Dominion projects that demand for electricity will increase 1.4% a year over the next 15 years. How accurate is that forecast? Billions of dollars ride on the answer.
The single-most important forecast Dominion Energy Virginia had to make when compiling its 2018 Integrated Resource Plan (IRP), released earlier this week, was to project electricity consumption in its service territory over the next 15 years. All of the company’s calculations regarding the need for new generating capacity spring from that forecast.
Dominion projected that overall electricity demand will increase 0.8% annually on average and that peak demand will increase 1.4%. Based on that forecast, the authors of the plan had to figure out how to increase the peak supply by more than 20%. However, if Dominion is over-estimating load growth and builds a power portfolio to match, it could spend billions of rate payers’ dollars on unneeded capacity.
The company explains its forecast methodology in considerable detail in the IRP. It uses two econometric models, one being a “customer class-level sales model,” and the other a “system-level hourly load model.” These models have been “developed, enhanced, and re-estimated annually for over 20 years,” the IRP says.
The models used this year have been tweaked to represent the findings of the most recent customer appliance survey, which observed a significant increase in the penetration of light-emitting diode (LED) lighting among residential customers. To reflect this trend, Dominion modified its models to reduce forecasts of residential lighting load. Accordingly, residential lighting usage is expected to fall by roughly half between 2018 and 2033.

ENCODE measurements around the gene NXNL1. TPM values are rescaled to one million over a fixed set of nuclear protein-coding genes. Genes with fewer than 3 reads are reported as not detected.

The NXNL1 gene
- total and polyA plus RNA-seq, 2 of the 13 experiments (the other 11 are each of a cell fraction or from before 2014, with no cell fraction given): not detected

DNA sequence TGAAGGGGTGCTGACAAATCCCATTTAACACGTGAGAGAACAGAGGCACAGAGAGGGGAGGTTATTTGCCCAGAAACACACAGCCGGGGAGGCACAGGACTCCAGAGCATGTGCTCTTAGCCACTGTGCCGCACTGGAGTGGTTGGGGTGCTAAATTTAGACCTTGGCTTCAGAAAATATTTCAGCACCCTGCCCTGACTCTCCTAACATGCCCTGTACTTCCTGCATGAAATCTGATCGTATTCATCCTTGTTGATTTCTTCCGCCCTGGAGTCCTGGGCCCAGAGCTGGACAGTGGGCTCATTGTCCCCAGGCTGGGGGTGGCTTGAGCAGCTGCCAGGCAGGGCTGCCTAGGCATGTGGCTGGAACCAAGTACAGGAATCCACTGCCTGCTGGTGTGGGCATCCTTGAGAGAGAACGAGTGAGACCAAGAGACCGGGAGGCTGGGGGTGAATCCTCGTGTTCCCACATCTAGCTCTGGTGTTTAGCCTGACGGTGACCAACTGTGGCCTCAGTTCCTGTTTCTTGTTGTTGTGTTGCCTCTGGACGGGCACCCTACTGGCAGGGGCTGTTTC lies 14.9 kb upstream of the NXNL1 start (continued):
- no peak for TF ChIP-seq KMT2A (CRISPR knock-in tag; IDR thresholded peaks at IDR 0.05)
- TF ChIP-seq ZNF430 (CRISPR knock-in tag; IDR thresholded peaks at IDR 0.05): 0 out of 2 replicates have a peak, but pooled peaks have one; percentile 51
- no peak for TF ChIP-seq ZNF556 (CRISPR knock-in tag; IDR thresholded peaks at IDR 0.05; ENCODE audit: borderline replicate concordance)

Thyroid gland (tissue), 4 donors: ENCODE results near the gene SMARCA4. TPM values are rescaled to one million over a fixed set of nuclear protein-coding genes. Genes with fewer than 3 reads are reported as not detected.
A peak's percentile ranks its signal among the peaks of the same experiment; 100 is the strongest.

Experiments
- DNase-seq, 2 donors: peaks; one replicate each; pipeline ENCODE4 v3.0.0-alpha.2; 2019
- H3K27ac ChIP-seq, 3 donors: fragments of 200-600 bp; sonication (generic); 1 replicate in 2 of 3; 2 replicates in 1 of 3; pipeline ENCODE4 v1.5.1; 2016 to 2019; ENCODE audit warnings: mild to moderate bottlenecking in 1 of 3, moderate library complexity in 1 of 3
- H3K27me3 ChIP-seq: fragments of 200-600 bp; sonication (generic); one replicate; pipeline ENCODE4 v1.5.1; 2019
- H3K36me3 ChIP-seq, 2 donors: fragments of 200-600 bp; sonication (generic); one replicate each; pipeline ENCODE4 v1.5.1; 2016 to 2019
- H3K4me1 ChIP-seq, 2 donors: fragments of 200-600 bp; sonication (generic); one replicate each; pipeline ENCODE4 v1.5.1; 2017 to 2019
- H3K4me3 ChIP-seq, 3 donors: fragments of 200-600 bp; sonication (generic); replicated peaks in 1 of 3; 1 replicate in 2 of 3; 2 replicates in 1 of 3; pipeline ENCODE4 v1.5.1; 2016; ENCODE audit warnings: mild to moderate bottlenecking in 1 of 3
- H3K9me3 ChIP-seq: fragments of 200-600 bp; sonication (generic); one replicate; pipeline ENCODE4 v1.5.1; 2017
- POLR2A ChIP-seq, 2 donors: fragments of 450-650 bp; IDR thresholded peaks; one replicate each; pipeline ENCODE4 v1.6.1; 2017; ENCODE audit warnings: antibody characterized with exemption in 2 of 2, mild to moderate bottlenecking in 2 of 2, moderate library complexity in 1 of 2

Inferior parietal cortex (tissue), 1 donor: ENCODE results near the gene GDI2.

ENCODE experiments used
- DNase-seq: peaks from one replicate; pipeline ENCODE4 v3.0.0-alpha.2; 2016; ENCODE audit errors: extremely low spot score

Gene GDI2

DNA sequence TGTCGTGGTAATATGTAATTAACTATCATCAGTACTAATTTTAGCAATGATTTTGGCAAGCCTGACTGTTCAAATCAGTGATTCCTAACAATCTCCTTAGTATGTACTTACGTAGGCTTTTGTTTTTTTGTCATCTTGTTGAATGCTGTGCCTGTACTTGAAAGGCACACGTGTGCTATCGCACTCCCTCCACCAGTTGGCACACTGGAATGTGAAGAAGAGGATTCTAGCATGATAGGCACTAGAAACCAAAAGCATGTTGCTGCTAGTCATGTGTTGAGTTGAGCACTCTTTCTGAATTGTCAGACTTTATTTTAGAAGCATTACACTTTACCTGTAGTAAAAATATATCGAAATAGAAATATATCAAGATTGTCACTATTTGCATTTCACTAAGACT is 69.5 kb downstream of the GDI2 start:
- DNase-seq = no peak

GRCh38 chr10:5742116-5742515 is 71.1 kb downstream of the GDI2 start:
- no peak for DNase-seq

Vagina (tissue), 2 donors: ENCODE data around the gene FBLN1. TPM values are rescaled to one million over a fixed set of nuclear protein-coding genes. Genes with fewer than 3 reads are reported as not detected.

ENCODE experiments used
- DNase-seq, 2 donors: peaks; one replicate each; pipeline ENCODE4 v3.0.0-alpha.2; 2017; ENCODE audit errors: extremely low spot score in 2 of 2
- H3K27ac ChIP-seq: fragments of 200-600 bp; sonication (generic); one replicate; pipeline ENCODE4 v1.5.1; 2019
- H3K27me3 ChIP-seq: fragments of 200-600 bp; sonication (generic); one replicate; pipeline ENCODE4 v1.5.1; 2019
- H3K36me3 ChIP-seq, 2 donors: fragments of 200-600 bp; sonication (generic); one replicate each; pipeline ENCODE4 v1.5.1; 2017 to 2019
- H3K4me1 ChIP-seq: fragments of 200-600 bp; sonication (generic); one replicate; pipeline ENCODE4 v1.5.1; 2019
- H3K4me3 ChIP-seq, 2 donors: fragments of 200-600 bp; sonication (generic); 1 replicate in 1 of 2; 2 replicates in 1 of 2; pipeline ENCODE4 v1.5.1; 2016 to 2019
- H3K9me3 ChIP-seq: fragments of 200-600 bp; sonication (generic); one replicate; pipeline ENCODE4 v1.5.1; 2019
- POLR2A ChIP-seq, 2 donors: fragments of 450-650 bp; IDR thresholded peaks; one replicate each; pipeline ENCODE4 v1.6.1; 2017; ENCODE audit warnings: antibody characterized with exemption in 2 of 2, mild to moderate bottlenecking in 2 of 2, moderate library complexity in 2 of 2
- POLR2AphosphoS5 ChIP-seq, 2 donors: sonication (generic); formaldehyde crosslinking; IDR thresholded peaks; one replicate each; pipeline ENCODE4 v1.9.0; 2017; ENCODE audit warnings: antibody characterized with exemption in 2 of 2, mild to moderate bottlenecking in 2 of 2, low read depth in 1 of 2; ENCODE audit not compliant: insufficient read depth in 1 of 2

Another key assumption is the rate of economic growth. Dominion observed that the Virginia economy continue to grow despite federal budget sequestration between 2013 and 2017 by about 1% per year on average (adjusted for inflation). But Virginia has a favorable business climate, in Dominion’s estimate, and growth should pick up. Looking ahead, Moody’s Analytics projects that Virginia’s Gross State Product will expand at a compounded annual growth rate of 1.99%.
(Moody’s growth forecast is extremely close to that of the Congressional Budget Office, which projects a 1.9% compounded annual growth rate nationally over the next 10 years.)
Also, notes the IRP, Virginia should continue attracting more data centers, drawn by access to fiber optic networks as well as “low-cost, reliable power sources.” Data centers are far more energy-intensive than typical commercial or industrial operations.
The Dominion-PJM gap
Dominion acknowledges that its DOM zone forecast is higher than that of PJM Interconnection, the organization that operates wholesale electricity markets in a 14-state region. PJM has no axe to grind either ideologically or in terms of self-interest when it prepares its forecasts, so its estimates are widely regarded as credible. Dominion critics make frequent note of the discrepancy.